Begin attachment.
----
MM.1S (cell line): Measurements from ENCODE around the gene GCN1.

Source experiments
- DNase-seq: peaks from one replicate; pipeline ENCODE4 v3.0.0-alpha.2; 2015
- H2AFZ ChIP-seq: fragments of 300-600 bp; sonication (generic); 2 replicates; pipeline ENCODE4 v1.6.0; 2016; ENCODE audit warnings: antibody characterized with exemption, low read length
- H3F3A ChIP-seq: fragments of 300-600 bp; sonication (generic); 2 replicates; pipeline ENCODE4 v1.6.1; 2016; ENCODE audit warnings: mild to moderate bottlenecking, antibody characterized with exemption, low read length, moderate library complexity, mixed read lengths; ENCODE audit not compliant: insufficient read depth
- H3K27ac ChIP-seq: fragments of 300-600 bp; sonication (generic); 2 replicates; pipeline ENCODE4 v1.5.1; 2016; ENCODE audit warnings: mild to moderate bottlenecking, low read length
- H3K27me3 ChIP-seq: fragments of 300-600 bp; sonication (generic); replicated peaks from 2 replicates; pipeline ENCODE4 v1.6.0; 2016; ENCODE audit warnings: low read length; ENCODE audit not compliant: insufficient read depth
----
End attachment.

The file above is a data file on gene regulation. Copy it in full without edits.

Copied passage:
MM.1S (cell line): Measurements from ENCODE around the gene GCN1.

Source experiments
- DNase-seq: peaks from one replicate; pipeline ENCODE4 v3.0.0-alpha.2; 2015
- H2AFZ ChIP-seq: fragments of 300-600 bp; sonication (generic); 2 replicates; pipeline ENCODE4 v1.6.0; 2016; ENCODE audit warnings: antibody characterized with exemption, low read length
- H3F3A ChIP-seq: fragments of 300-600 bp; sonication (generic); 2 replicates; pipeline ENCODE4 v1.6.1; 2016; ENCODE audit warnings: mild to moderate bottlenecking, antibody characterized with exemption, low read length, moderate library complexity, mixed read lengths; ENCODE audit not compliant: insufficient read depth
- H3K27ac ChIP-seq: fragments of 300-600 bp; sonication (generic); 2 replicates; pipeline ENCODE4 v1.5.1; 2016; ENCODE audit warnings: mild to moderate bottlenecking, low read length
- H3K27me3 ChIP-seq: fragments of 300-600 bp; sonication (generic); replicated peaks from 2 replicates; pipeline ENCODE4 v1.6.0; 2016; ENCODE audit warnings: low read length; ENCODE audit not compliant: insufficient read depth